Over the last few weeks we have been utilising our willow crop, making the most of the many withies our osier bed produces. Sometimes referred to as basket willow, common osier has traditionally been coppiced or pollarded for its withies: thin, pliable rods used for making baskets or hurdles, screens or sculptures.
Willow withies, cut and ready to be woven!
Willow is of value to wildlife, with the caterpillars of a number of moth species feeding on the foliage, the catkins providing an important source of early nectar and pollen for bees and other insects and the branches making good nesting and roosting sites for birds.
Our volunteers were busy harvesting the willow over the winter months. Some are left to grow for longer, producing large poles which can be used for fencing stakes or den building poles, whilst our main bed is pollarded each year, providing us with toasting sticks for cooking food over the campfire, bundles of willow we can sell to willow weavers and Forest School leaders for willow craft activities and lots of withies we can use ourselves.
At their February meeting, our Young Naturalists had a go at constructing a living willow dome to the side of the Education Centre. Although it may not look living now, the willow rods pushed into the ground will hopefully take, producing lots of side shoots we can then weave into the basic structure.
We began by pollarding the last few willows in the osier bed and rummaging through the piles of cut withies to select a number which were nice and long and straight.
Using a piece of twine tied to a stick pushed into the ground, we measured out our willow dome and pushed a number of withies into the ground in a circle. We then pulled in the tips of those rods and tied them together at the top before adding some horizontally part way up the structure to pull in the shape and create a dome.
Megan had made willow hoops on a Natural Wellbeing session in January whilst with us for work experience and shared this new found knowledge with Mollie and Will, producing a number of hoops we could use as windows.
Making willow hoop windows
We added in two archways for doors and our willow hoop windows then, having run out or time, admired our creation.
Our willow dome
Hopefully the willow will grow and over time we will be able to strengthen our structure with the new growth, giving it more shape and definition. I know it will be a welcome addition to the area by the Education Centre, our Wildlife Tots in particular loved the structure when they joined us at the start of the month. Thank you to volunteers Geoff and Roma for your help, and to volunteer placement Sarah who has added in more willow over the past week to fill in some of our gaps!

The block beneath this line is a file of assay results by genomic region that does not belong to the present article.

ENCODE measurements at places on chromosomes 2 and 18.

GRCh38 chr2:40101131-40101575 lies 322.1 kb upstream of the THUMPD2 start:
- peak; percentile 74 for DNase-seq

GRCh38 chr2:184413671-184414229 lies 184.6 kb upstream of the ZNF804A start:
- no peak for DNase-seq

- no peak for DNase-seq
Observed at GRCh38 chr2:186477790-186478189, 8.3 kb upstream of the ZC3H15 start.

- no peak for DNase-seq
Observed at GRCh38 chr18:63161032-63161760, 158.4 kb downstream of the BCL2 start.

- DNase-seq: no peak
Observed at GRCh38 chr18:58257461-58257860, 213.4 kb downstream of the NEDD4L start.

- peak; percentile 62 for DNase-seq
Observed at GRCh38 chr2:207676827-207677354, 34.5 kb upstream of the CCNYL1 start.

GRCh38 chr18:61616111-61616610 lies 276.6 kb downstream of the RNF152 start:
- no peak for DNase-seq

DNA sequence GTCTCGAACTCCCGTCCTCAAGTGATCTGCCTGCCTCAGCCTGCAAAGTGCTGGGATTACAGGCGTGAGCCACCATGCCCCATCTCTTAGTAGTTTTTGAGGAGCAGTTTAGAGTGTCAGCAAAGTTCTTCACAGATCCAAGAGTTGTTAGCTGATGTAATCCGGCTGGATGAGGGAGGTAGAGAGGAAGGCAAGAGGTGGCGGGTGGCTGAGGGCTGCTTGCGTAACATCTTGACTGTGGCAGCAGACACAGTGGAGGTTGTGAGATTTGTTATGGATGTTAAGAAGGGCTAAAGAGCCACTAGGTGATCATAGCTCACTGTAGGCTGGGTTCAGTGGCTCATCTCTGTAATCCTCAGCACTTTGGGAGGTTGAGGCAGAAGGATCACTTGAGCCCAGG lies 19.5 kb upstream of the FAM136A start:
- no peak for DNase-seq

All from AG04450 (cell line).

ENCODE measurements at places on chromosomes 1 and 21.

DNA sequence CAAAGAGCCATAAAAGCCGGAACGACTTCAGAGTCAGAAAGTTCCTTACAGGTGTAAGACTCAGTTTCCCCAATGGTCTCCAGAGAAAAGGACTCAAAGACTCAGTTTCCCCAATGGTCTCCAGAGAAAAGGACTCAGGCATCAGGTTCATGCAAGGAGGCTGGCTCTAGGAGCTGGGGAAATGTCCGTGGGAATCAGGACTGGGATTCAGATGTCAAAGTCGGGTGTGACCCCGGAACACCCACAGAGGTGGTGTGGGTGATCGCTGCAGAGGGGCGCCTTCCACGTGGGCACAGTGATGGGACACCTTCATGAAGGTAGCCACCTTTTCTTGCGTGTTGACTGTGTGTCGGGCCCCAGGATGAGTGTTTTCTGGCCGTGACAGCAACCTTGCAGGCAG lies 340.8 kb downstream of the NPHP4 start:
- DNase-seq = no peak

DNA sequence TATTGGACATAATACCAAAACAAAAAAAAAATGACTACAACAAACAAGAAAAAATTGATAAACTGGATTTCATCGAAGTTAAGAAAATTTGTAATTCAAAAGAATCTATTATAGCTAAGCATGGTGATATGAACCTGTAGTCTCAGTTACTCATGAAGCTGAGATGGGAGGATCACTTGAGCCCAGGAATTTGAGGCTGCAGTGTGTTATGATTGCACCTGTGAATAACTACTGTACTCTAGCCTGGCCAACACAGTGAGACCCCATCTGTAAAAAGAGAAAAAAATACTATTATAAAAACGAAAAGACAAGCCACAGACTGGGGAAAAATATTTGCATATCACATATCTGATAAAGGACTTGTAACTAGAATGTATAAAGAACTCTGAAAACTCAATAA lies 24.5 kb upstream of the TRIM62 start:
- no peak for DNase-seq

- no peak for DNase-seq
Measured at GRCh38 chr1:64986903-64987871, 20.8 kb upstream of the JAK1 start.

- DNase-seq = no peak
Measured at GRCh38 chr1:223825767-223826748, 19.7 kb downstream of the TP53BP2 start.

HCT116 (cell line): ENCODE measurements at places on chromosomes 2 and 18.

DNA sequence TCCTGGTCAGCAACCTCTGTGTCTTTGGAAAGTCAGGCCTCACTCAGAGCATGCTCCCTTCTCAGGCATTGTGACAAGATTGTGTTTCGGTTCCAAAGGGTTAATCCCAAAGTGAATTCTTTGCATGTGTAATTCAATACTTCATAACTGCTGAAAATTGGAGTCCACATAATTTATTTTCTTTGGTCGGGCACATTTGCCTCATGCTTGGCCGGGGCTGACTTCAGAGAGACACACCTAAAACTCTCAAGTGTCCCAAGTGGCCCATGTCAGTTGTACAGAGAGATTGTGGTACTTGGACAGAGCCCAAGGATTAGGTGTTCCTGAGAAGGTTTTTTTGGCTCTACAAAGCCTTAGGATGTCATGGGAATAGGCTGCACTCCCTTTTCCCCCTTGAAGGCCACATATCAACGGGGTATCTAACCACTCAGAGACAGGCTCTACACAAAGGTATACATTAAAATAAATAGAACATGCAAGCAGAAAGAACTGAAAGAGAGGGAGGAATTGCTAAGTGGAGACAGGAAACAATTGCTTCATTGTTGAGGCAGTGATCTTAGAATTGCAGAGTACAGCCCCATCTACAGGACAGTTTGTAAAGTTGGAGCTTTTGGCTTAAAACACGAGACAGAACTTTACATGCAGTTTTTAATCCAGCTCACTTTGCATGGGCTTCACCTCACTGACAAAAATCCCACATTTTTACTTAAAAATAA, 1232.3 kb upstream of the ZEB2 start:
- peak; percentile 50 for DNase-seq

Our willow dome with a few more willow rods – thank you Sarah!
We have also used the willow to make hedgerow baskets on an adult workshop and simple platters with children from Moyles Court School as part of their Global Development Day.
On our hedgerow workshop we harvested the willow on day one, using it to create the framework of our baskets before foraging for other materials on day two, including bramble, holly, ivy, sedge, rush, broom, birch and larch, experimenting with these materials when weaving the body of the basket. Here are some of our participants finished creations:
At Moyles Court School we made simple willow platters with the children as part of their Global Development Day, introducing them to the material and discussing the many uses of willow. They really enjoyed their willow weaving experience and everyone went away with a willow platter they had expertly woven:
Whilst we’ve used a lot of last year’s willow growth, we still have plenty left for other creations, projects and campfire cooking – and there will always be more of this wonderful natural material to harvest next Winter and use in the Spring!